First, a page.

The following Personal Tax guidance note Produced by Tolley provides comprehensive and up to date tax information covering:
Liability to UK tax depends on two key factors: residence and domicile. Residence refers to the individual’s tax status on a year by year basis. Domicile is the place which a person regards as his true home. See the Residence ― overview and Domicile guidance notes.
An individual who is notresident and / or notdomiciled or deemed domiciled in the UK may be entitled to some tax reliefs and exemptions on his UK employment earnings.
Up until 5 April 2013, a taxpayer’s ordinary residence status was the third key factor. Ordinary residence arises as a result of a settled purpose and so looks at the position over the longer term. The concept was abolished for tax purposes from 6 April 2013, although there are transitional provisions for up to three years for those who are notordinarily resident in the UK and are adversely affected by the changes. Therefore you may have to consider a taxpayer’s ordinary residence status until 2015/16. See the Ordinary residence ― years to 5 April 2013 and Ordinary residence ― transitional rules (2013/14 to 2015/16) guidance notes.
This guidance note discusses the employment earnings of the following types of employee:
the UK non-resident
the employee who is UK resident but notdomiciled or deemed domiciled
For discussion of the employer’s position, see the Inbound secondment payroll issues guidance note.
Non-residence is discussed in the Residence ― overview guidance note. Non-residents are taxable on ‘general earnings’ in respect of duties carried on in the UK for a tax year. ‘General earnings’ covers salary and most taxable benefits received by employees from their employer, see the Employment income guidance note.
Employment-related securities (such as share options) are notclassified as ‘general earnings’.
Employment-related securities (such as share options) are notclassified as ‘general earnings’. Since 6 April 2015 the rules covering employment-related securities of internationally mobile workers, found within ITEPA 2003, ss 41F–41L, apply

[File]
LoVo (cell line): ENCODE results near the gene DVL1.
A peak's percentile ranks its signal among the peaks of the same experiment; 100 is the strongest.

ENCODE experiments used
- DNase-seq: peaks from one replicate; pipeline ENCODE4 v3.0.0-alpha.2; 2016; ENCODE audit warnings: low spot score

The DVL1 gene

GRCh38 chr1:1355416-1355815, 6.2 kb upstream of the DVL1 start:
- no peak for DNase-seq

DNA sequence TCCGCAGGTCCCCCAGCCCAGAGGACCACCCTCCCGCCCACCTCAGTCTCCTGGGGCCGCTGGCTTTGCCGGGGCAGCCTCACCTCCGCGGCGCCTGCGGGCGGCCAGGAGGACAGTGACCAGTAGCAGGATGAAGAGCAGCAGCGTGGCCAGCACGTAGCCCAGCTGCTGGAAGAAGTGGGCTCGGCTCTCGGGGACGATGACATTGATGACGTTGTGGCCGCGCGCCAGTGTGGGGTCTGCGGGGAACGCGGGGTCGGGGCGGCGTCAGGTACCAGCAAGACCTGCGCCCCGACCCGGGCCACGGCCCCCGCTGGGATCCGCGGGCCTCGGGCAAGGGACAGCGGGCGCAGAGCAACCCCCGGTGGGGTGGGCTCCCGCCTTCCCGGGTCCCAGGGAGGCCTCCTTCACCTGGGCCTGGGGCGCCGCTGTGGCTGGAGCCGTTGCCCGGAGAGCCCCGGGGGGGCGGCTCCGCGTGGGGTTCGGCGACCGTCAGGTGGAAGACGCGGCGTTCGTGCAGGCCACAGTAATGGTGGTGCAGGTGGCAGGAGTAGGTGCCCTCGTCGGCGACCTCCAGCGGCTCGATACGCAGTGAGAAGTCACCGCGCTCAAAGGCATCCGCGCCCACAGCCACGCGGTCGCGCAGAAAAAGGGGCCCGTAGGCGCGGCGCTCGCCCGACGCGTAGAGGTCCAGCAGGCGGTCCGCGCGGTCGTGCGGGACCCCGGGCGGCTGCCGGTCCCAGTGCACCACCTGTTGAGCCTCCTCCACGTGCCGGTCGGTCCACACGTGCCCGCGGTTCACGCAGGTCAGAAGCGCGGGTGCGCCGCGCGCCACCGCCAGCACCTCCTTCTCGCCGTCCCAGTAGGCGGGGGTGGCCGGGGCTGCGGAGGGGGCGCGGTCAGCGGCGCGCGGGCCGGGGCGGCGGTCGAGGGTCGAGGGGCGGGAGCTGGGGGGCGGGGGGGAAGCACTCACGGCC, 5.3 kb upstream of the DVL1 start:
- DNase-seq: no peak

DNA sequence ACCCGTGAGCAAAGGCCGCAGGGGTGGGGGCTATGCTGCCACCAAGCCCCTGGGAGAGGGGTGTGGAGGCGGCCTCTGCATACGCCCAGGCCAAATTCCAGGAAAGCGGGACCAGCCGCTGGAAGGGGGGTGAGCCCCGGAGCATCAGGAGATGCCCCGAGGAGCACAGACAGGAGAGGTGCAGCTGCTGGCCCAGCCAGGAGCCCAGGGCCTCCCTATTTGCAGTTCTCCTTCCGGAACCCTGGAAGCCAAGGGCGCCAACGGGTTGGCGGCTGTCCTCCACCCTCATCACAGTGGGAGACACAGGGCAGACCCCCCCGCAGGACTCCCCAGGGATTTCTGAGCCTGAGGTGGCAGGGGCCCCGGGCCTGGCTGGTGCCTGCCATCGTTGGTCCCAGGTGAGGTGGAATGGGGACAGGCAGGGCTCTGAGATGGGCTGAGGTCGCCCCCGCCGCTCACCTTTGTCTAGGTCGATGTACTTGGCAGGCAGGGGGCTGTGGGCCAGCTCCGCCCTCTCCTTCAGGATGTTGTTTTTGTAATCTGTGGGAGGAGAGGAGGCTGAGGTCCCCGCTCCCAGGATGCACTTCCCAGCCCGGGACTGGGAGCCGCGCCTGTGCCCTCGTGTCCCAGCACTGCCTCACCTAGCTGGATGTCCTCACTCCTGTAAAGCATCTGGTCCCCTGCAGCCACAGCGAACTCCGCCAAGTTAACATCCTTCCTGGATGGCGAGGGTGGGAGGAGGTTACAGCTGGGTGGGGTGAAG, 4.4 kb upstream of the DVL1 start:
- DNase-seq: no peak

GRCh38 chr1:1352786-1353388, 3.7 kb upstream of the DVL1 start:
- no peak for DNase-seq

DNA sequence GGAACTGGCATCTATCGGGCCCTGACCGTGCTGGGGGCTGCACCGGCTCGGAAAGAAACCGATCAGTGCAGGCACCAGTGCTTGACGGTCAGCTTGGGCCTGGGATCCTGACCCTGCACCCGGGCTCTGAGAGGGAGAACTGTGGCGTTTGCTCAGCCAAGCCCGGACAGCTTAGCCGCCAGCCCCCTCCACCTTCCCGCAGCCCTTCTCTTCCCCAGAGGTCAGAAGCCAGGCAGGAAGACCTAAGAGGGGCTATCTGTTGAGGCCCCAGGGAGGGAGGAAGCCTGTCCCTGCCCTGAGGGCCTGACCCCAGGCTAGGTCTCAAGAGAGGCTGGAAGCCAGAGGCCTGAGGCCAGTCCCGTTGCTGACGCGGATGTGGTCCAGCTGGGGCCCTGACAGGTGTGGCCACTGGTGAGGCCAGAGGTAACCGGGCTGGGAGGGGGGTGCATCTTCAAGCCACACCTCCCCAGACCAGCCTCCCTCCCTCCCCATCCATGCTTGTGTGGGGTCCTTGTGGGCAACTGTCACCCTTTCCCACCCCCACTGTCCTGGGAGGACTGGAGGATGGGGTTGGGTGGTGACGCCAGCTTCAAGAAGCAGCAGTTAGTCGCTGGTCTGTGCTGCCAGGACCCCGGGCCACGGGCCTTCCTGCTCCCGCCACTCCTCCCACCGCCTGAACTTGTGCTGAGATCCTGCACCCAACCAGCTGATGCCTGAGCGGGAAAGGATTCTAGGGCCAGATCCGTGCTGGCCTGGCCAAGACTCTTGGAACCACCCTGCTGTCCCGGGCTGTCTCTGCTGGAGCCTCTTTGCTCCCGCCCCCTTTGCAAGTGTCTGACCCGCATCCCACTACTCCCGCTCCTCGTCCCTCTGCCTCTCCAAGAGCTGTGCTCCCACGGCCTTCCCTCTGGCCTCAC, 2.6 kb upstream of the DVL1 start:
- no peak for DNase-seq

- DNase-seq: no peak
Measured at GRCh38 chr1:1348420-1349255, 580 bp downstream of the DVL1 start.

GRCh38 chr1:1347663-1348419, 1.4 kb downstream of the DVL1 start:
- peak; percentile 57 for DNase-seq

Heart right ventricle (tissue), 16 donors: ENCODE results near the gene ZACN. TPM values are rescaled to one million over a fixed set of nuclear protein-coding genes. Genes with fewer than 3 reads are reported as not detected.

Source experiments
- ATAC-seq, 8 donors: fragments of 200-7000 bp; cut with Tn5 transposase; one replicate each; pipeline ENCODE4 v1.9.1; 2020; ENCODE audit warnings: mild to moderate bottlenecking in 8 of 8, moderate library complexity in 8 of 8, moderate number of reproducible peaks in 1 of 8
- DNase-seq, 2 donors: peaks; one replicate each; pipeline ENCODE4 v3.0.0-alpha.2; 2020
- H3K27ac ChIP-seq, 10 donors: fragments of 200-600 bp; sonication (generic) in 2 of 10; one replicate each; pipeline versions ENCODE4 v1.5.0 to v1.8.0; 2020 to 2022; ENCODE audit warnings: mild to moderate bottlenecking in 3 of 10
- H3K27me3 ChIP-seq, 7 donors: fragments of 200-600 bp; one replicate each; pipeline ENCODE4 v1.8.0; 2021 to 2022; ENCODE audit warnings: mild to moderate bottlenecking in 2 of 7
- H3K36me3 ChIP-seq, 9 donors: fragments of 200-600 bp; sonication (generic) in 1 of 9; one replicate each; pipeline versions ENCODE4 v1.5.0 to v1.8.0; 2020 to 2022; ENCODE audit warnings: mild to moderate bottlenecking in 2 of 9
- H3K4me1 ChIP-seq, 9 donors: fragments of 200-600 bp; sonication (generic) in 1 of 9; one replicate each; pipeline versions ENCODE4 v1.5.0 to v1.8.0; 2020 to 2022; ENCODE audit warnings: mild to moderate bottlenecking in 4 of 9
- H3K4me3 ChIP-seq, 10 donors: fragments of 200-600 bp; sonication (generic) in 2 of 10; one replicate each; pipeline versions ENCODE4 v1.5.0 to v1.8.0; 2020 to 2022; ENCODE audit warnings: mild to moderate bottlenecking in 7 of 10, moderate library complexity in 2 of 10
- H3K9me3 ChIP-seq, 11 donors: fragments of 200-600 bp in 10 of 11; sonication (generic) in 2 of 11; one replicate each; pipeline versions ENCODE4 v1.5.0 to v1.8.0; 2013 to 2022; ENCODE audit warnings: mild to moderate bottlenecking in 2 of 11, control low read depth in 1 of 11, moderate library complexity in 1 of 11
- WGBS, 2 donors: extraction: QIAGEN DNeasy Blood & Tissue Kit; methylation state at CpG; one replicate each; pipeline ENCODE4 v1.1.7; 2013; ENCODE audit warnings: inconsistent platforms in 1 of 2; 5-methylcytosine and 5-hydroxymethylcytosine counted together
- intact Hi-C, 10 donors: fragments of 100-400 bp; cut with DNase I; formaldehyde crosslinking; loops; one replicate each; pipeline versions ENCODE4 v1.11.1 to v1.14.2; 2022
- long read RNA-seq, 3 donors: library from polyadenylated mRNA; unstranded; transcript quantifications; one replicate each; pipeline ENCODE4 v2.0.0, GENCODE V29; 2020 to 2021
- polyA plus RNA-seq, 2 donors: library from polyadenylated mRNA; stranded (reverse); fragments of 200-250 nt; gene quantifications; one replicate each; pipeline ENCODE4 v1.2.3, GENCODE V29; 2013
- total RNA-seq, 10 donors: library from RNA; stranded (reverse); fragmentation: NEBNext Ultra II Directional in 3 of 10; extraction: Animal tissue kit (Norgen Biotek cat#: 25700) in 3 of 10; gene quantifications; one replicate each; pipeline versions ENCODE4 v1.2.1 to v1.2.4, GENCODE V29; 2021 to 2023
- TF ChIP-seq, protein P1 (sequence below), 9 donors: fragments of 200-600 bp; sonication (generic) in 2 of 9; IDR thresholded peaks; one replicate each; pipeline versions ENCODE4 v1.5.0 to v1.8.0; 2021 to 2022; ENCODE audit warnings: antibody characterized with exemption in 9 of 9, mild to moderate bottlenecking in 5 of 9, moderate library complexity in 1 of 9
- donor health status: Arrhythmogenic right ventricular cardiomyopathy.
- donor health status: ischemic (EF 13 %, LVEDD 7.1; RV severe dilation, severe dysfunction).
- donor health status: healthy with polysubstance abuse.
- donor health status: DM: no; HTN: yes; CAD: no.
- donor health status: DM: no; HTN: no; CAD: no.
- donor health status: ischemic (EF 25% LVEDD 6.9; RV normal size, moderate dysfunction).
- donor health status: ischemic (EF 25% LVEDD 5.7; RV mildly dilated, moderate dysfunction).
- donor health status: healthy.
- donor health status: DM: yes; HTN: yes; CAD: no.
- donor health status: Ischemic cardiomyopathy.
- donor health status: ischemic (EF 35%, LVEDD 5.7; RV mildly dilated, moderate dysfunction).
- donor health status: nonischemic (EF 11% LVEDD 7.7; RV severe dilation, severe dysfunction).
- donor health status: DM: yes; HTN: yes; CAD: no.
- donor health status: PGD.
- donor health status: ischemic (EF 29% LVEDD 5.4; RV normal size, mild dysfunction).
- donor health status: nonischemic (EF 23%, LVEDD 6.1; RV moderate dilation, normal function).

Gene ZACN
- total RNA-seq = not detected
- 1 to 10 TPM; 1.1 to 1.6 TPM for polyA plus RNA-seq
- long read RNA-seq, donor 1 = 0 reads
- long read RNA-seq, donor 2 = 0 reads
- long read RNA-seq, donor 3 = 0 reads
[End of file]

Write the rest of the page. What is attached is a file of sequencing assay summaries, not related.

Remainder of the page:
**Free trials are only available to individuals based in the UK. We may terminate this trial at any time or decide not to give a trial, for any reason.
Access this article and thousands of others like it free for 7 days with a trial of TolleyGuidance.
Read full article
Already a subscriber? Login
If an individual sells a chargeable asset and makes an allowable loss, how can this be relieved?First of all, since the simplification of capital gains tax from 6 April 2008, the proforma to calculate a loss is the same as the proforma to calculate a gain. See the Basic calculation principles of
Introduction to the regimeThe aim of the patent box regime is to provide an incentive for companies to develop and retain patents and other qualifying intellectual property within the UK as part of the Government’s growth agenda. Finance Act 2012 originally introduced the legislation governing the
This guidance note explains how to calculate the amount of tax that arises under the lifetime charge. In general terms the lifetime charge will apply to individuals who transfer property into a trust that is subject to the relevant property regime. See the Chargeable transfers and Occasions of
Trust property, which is the subject of a qualifying interest in possession (QIIP), may become chargeable to inheritance tax on the following occasions:•on the death of the beneficiary with the interest in possession•on the death of the beneficiary within seven years after a transfer or lifetime